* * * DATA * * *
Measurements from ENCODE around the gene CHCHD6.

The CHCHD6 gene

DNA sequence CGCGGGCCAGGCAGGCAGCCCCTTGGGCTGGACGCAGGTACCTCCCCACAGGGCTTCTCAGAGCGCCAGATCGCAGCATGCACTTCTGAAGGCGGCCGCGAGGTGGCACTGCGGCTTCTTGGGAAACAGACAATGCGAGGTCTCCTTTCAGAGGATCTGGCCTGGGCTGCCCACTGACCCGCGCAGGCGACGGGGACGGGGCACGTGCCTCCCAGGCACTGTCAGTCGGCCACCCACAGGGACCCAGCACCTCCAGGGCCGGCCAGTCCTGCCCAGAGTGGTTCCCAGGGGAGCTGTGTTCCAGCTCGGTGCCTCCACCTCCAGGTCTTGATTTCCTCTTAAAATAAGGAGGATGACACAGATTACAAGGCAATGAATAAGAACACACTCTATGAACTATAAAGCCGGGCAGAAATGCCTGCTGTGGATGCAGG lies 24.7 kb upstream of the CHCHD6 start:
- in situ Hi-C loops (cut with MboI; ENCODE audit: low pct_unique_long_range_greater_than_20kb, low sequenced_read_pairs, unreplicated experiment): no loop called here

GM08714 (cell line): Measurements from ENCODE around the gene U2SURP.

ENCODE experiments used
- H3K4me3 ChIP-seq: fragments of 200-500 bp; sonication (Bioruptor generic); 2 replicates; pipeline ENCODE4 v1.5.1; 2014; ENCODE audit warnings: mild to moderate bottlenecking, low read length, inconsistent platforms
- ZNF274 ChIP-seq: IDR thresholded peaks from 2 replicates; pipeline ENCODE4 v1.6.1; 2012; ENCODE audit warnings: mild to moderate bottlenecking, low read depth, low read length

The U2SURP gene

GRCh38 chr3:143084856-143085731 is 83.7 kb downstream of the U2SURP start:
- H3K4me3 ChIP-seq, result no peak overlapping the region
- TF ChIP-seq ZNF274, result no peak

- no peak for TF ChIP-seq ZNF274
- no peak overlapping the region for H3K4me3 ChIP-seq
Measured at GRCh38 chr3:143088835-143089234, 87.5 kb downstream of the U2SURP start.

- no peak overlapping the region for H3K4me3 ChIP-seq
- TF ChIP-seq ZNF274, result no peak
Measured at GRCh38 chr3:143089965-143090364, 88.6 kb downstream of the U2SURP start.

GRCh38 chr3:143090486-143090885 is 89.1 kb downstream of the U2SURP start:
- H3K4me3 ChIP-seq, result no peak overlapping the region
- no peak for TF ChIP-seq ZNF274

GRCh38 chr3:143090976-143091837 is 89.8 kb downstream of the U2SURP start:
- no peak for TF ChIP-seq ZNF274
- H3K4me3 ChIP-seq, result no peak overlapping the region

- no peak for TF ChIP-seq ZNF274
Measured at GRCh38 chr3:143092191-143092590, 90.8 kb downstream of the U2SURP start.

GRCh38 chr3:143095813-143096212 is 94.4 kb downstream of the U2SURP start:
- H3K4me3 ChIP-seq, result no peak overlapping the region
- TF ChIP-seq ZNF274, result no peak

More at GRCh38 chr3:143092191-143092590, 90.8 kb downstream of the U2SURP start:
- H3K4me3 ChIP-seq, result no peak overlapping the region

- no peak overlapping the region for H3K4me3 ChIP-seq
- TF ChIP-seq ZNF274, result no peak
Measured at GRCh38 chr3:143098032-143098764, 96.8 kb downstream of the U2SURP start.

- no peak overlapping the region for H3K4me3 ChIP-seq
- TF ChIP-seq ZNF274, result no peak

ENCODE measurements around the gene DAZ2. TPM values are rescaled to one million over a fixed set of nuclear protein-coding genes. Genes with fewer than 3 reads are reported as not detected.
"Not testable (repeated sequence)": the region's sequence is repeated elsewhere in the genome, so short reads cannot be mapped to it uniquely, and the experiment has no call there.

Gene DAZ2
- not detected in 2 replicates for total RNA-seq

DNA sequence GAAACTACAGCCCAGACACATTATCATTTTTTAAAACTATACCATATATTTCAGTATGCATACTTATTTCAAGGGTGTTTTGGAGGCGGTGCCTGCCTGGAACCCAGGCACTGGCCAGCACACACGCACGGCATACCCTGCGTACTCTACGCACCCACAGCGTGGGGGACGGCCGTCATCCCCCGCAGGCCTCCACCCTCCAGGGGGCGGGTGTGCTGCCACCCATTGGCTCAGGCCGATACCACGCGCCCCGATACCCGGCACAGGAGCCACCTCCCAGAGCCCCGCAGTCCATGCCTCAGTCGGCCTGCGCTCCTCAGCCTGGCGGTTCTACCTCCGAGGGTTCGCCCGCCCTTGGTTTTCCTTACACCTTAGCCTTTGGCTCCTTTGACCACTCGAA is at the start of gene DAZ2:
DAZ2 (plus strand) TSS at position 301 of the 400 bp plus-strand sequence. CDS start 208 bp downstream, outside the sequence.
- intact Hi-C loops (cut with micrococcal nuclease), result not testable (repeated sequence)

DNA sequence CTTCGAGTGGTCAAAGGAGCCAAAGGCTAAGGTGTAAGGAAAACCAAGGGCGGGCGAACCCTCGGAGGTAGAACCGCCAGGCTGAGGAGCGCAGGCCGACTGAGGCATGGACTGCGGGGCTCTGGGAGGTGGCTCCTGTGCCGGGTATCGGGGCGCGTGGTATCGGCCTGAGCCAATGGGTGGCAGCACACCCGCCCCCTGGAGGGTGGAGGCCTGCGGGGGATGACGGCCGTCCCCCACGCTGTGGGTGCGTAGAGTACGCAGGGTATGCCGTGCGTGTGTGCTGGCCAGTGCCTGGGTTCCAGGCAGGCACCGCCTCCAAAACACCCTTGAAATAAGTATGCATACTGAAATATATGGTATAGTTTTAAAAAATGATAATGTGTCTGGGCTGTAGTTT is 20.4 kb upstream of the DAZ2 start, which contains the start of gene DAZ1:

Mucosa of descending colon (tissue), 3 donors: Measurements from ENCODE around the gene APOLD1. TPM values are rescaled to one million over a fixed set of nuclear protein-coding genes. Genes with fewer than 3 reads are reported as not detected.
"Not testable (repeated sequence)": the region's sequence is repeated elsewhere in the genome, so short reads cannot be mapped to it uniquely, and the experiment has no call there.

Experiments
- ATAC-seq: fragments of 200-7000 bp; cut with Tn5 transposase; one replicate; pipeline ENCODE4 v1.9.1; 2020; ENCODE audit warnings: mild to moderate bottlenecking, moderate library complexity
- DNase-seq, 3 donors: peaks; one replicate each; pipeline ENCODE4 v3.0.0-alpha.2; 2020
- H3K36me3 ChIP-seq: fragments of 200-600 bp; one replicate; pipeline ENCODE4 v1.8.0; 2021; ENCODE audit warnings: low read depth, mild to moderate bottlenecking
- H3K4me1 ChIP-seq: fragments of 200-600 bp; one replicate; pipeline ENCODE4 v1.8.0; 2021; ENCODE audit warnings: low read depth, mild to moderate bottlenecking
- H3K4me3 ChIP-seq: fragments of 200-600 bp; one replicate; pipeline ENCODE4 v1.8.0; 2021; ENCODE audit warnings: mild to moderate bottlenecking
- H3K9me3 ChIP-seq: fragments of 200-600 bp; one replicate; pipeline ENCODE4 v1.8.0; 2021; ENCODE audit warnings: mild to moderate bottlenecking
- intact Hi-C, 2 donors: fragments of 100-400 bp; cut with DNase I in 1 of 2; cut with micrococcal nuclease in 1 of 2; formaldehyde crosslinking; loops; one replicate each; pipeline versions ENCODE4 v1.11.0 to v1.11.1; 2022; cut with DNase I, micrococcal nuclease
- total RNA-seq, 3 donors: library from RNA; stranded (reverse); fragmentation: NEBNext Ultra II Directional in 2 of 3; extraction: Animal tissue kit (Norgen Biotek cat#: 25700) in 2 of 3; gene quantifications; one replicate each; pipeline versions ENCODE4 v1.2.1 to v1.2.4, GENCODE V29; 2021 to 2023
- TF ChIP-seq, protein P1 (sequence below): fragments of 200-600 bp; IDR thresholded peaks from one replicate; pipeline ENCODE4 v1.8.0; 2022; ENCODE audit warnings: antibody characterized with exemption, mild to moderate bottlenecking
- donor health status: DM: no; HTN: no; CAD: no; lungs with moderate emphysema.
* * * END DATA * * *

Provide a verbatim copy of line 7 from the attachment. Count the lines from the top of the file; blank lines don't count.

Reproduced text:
- H3K4me3 ChIP-seq: fragments of 200-500 bp; sonication (Bioruptor generic); 2 replicates; pipeline ENCODE4 v1.5.1; 2014; ENCODE audit warnings: mild to moderate bottlenecking, low read length, inconsistent platforms